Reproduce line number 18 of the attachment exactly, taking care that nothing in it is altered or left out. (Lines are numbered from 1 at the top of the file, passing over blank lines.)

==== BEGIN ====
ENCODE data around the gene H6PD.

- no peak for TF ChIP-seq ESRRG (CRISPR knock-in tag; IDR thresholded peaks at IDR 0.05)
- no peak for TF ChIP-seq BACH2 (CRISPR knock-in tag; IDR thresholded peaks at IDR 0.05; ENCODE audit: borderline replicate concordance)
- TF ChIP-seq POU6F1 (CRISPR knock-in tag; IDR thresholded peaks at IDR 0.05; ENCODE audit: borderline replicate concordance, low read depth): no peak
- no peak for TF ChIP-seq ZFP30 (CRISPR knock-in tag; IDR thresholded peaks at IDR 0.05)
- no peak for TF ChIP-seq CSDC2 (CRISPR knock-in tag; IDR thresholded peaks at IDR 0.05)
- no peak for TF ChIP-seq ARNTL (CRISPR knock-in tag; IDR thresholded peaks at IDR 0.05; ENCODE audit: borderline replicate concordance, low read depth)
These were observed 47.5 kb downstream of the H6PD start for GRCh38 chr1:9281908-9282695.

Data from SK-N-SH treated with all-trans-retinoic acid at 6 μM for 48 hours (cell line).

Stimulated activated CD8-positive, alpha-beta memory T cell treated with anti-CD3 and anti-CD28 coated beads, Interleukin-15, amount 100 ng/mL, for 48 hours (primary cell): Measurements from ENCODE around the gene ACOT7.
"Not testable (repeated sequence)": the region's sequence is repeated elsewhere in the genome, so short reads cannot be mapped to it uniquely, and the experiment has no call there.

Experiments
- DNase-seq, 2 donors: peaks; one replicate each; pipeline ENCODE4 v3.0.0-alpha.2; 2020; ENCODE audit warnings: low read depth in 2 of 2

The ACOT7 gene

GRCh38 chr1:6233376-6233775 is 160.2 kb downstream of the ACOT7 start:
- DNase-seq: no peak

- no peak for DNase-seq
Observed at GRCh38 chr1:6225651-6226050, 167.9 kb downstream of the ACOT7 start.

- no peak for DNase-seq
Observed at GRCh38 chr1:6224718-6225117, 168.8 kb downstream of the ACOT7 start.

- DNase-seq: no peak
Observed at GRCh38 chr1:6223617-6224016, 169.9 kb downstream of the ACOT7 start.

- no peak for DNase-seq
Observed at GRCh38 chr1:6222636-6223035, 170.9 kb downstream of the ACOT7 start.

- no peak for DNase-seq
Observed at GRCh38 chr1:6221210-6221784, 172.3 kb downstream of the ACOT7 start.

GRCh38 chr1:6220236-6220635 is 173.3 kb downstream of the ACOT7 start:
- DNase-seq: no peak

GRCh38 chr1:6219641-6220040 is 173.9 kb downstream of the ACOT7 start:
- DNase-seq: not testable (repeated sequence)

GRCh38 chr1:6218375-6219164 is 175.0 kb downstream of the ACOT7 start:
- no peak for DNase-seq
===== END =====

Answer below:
Observed at GRCh38 chr1:6225651-6226050, 167.9 kb downstream of the ACOT7 start.